5. A catalytic late direct injection spark ignition internal combustion engine comprising
a closed-end cylinder having a piston reciprocably movable therein and defining at the cylinder closed end a variable volume combustion chamber,
intake means for the cylinder and operative to introduce fuel-free charging air into the combustion chamber in a manner to provide a swirling air motion about the cylinder axis upon the completion of each piston compression stroke,
fuel injection means carried by the cylinder and operative to direct an atomized fuel spray comprising the sole cylinder fuel charge into the swirling air mass in the combustion chamber in a path to entrain and mix with the air during injection periods beginning near the end of each piston compression stroke,
spark ignition means carried by the cylinder in the path of the fuel spray and operative to cause a fuel igniting spark in the combustion chamber near the beginning of each injection period to ignite the passing mixture of injected fuel and entrained air and cause its continuing combustion during the injection period, and
catalytic grid means dowstream in the path of the fuel spray from the point of spark ignition, said grid means being located so as to require substantially all the injected fuel spray and its entrained air to pass directly through the grid in the path of the fuel spray to thereby assist in completing the ignition and combustion of the fuel spray.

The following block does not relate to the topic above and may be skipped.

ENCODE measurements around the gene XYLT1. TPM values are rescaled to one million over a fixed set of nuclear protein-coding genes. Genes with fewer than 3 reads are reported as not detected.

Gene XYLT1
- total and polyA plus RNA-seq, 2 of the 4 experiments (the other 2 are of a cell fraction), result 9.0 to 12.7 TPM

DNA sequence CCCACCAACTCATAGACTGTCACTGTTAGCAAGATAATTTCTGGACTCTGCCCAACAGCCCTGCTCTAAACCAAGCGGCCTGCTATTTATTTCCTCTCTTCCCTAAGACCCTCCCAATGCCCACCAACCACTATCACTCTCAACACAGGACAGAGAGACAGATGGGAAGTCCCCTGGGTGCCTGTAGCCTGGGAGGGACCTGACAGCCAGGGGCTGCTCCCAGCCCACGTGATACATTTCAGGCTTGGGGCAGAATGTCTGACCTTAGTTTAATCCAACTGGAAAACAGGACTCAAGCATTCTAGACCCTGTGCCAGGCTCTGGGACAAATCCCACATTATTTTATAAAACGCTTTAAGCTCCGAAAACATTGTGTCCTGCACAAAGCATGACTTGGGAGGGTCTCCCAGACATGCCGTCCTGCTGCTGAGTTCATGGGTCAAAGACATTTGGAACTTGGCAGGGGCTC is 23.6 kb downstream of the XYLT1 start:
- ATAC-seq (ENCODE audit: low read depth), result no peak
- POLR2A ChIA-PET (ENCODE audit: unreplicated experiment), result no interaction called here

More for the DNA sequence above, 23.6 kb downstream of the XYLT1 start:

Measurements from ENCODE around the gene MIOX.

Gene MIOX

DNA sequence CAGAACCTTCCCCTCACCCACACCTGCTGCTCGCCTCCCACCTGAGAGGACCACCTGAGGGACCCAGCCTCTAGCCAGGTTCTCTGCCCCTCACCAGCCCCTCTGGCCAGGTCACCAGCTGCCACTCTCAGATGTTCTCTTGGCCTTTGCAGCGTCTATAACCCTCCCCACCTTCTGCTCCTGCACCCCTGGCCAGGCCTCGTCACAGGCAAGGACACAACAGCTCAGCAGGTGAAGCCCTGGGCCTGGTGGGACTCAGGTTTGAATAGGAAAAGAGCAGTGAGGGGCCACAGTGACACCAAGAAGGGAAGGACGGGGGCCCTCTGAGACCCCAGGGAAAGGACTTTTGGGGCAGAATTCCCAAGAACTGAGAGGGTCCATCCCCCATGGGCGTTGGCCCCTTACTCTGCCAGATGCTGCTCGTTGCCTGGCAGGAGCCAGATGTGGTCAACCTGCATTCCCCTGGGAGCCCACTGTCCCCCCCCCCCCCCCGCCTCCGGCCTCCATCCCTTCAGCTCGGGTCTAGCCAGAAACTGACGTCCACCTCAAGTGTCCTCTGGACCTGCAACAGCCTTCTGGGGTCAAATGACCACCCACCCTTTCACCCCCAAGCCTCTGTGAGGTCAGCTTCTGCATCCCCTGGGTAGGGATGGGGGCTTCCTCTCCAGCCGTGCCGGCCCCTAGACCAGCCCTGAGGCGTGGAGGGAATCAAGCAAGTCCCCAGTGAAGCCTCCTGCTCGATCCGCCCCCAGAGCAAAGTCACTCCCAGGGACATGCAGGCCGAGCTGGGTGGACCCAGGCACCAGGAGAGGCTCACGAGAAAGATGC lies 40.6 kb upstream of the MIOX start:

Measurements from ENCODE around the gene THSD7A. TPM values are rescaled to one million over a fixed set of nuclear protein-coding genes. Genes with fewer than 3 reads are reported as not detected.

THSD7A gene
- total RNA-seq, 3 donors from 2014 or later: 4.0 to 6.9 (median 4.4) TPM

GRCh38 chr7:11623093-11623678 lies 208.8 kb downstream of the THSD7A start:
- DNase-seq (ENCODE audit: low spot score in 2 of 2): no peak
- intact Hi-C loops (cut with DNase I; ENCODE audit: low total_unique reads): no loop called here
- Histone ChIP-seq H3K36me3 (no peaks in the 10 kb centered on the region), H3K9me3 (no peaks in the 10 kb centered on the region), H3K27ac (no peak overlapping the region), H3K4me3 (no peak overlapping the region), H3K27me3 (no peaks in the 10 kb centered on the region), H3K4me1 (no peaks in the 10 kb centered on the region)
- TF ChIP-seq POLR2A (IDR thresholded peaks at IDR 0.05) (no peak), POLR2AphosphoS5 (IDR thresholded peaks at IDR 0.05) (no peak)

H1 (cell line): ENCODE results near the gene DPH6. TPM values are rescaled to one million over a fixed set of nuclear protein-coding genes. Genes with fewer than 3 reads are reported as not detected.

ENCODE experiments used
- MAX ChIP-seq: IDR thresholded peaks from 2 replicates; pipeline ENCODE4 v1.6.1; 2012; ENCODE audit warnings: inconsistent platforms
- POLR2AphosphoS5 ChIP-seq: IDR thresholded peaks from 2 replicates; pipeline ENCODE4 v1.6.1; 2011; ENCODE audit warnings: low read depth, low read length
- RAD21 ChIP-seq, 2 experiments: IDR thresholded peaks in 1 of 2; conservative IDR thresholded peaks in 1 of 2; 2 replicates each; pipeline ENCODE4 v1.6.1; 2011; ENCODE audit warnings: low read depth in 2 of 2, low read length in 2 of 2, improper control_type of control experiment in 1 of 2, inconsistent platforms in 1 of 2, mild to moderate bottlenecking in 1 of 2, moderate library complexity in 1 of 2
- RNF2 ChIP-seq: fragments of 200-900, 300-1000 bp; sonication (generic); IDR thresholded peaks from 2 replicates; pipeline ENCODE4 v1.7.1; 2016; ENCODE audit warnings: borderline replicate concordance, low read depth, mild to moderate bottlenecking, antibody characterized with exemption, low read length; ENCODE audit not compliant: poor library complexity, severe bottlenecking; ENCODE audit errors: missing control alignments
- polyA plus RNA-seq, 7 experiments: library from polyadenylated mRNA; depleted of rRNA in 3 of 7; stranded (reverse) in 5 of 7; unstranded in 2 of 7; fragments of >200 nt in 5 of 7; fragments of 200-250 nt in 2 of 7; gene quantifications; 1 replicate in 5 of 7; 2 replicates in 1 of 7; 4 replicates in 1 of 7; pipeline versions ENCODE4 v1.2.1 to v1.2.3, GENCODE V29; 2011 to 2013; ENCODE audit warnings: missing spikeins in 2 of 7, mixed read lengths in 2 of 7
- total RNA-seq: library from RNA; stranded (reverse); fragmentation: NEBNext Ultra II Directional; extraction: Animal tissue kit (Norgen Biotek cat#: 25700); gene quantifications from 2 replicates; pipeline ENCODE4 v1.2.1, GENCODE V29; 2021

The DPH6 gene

6. An engine as defined in claim 5 wherein said catalytic grid means is mounted in a position fixed with respect to the cylinder closed end.
7. An engine as defined in claim 6 wherein the spark ignition means comprises a spark plug secured in a spark plug opening of the cylinder and the catalytic grid means is secured to the spark plug and is shaped to be capable of passing through the spark plug opening for removal from the engine with the spark plug.
8. An engine as defined in claim 5 wherein said catalytic grid means comprises a platinum coated stainless steel mesh.
Description
CROSS REFERENCE This application is a continuation of copending U.S. patent application Ser. No. 319,143, filed Nov. 9, 1981 and now abandoned. TECHNICAL FIELD

This invention relates to internal combustion engines and more particularly to spark ignition engines having direct cylinder fuel injection near the end of the compression stroke wherein catalytic means are used to assist combustion.

BACKGROUND

It has been recognized in the art that the potential fuel efficiency of an internal combustion engine is highest when the engine is operated unthrottled with a compression ratio in the neighborhood of about 12 to 1. However neither the conventional throttled spark ignition engine which requires a lower compression ratio N or the conventional forms of diesel compression ignition engines which require a higher compression ratio are capable of satisfactory operation in the desired range.